Read: Our elected representatives failed to avail themselves of the endless opportunities that they’ve had to keep their promise and now the rest of us are told that we have to deal with the consequences of their abdication of duty — irrespective of the costs.
Yet there is more. Not only do we have to suffer the effects of our representatives’ refusal to do the one thing that they pledged to do; we are now told that the only remedy available for reducing this damage is one that they have already tried before, back in 1986: a “solution” that actually — and predictably — added to the damage.
But this isn’t the worst of it. As it turns out, things aren’t looking all that bleak after all, to hear our amnesty apologists in Washington, D.C. tell it. Never again will Americans have to worry about this illegal immigration thing. Never again will they have to worry about the government doing its job and securing the borders. What will make the future different from the past is that in the future, the government won’t have to worry about fulfilling just this job. It will now have this job and a whole lot of other jobs to do.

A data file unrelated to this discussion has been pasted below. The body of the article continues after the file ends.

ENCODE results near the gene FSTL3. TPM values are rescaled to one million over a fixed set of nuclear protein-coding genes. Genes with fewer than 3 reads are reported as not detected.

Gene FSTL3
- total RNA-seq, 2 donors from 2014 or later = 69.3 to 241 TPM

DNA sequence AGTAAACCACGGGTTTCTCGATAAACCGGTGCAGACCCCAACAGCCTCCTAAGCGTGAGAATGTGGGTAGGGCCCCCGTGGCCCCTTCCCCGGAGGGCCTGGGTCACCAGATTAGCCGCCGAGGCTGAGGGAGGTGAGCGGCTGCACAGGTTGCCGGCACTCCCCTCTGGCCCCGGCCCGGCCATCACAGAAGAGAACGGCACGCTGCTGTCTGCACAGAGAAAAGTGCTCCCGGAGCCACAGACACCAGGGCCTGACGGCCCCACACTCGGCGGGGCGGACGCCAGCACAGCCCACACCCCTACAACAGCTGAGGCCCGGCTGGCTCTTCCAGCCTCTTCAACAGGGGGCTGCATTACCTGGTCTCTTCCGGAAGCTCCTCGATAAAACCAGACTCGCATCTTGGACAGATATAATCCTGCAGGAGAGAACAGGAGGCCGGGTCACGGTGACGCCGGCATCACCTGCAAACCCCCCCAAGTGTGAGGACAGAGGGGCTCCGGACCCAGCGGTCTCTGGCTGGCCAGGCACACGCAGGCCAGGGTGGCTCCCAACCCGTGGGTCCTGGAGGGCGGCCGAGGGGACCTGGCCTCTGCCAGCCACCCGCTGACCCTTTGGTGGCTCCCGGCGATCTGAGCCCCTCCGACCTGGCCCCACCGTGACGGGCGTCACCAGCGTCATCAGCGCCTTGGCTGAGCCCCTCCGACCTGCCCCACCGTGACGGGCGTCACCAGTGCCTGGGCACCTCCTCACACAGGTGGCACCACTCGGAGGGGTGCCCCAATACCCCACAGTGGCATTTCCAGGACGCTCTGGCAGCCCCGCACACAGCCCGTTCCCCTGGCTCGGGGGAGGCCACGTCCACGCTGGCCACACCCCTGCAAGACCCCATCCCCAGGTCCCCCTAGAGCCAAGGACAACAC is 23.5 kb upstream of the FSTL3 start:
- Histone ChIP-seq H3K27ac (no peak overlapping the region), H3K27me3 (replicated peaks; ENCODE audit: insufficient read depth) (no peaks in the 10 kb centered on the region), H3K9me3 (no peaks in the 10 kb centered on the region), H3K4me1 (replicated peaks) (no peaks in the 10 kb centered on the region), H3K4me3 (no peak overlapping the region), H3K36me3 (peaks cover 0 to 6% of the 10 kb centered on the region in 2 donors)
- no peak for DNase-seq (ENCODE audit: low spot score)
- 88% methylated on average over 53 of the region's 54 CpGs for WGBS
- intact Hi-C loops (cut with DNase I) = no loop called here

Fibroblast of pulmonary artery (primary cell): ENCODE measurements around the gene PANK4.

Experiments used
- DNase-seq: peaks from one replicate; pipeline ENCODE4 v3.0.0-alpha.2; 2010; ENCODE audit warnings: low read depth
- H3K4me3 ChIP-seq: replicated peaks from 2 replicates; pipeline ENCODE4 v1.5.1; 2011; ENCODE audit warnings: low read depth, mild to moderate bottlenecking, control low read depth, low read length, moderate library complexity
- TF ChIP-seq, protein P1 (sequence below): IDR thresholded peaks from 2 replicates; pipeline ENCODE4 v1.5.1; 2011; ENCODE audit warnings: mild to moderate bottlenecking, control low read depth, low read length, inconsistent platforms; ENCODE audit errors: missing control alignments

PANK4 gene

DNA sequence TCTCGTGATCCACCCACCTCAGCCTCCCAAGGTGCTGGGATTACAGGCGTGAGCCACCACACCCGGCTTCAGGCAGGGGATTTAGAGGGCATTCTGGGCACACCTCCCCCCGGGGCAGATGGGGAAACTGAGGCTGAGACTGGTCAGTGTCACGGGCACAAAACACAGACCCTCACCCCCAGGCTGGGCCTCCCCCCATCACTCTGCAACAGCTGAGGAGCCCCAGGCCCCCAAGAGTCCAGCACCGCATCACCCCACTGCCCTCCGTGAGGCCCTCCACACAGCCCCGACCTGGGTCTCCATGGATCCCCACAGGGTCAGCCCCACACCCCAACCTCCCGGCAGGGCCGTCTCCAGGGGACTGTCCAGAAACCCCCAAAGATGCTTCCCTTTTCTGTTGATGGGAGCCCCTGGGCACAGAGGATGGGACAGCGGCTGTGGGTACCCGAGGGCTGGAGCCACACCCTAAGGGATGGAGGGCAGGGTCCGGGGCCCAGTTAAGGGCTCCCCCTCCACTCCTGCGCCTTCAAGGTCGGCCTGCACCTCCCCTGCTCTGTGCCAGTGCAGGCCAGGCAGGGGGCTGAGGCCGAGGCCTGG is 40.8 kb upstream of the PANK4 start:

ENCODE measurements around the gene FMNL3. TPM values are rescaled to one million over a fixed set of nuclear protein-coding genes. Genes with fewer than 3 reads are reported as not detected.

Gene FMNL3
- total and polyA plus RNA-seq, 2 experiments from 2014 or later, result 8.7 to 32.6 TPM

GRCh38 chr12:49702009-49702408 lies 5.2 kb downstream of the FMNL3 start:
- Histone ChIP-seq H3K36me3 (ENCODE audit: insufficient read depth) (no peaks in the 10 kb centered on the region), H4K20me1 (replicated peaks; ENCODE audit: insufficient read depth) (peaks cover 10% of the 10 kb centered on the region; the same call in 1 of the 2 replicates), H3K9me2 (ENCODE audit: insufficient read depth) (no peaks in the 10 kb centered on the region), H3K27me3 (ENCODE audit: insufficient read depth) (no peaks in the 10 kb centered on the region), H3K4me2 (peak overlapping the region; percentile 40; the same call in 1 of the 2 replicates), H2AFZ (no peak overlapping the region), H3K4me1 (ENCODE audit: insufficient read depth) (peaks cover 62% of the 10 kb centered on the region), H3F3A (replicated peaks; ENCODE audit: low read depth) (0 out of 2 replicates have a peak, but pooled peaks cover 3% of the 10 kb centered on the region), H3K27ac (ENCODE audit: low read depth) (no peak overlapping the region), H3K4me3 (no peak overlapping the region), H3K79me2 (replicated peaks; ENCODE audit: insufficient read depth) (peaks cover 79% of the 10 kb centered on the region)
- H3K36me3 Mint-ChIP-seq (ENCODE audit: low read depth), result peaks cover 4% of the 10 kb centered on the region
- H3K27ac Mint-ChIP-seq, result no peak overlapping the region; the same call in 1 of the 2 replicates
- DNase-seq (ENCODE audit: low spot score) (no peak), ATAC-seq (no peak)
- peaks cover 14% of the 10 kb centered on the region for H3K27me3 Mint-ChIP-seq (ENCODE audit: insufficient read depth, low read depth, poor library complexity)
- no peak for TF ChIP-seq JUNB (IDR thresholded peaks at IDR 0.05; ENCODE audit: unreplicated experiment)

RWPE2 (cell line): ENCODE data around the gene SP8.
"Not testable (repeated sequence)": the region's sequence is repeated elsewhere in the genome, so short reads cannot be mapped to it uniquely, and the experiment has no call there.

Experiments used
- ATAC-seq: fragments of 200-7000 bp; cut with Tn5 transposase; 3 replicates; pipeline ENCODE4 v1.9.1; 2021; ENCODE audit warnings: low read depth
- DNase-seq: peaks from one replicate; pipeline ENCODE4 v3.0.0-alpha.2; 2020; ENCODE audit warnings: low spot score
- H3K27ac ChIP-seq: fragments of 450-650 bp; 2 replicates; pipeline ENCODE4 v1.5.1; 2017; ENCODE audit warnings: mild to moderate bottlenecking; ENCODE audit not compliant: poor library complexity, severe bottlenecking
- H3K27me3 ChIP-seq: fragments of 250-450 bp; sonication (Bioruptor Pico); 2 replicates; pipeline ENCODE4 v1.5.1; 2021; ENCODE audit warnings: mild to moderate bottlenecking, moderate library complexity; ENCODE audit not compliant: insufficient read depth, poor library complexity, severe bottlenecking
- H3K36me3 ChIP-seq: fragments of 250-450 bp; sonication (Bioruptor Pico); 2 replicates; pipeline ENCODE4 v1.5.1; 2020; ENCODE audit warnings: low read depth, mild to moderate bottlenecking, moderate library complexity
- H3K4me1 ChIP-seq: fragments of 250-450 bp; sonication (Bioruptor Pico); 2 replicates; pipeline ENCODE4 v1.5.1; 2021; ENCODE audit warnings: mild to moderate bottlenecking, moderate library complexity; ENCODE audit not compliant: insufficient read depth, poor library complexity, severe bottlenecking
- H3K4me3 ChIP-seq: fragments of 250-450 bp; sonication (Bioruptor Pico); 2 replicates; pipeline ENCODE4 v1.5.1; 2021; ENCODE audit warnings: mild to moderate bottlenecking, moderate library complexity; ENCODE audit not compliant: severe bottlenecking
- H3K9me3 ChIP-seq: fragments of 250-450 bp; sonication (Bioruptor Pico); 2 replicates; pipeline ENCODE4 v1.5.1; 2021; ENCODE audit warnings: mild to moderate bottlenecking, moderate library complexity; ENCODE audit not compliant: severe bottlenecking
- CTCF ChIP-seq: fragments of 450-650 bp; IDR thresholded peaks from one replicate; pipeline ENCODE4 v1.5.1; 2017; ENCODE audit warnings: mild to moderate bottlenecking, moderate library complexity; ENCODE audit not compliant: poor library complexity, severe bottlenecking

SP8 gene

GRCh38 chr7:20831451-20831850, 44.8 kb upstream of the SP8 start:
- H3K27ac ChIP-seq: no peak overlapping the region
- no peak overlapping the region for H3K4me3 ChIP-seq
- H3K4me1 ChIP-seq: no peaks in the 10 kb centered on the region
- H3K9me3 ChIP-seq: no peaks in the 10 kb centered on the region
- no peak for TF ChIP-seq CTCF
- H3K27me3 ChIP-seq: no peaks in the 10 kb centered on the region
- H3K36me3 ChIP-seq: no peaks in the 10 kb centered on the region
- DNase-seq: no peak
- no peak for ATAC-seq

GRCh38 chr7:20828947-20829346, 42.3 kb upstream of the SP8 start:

That’s right: The same federal government that couldn’t just secure America’s borders before is now promising us that it will be able to do this much and everything else that is contained in this latest rendition of “comprehensive immigration reform.”
Anyone who buys this is a sucker. Fool me once, shame on you. Fool me twice, shame on me. And shame on the federal government that never seems to tire of trying to fool the American citizens — particularly when it comes to the issue of amnesty.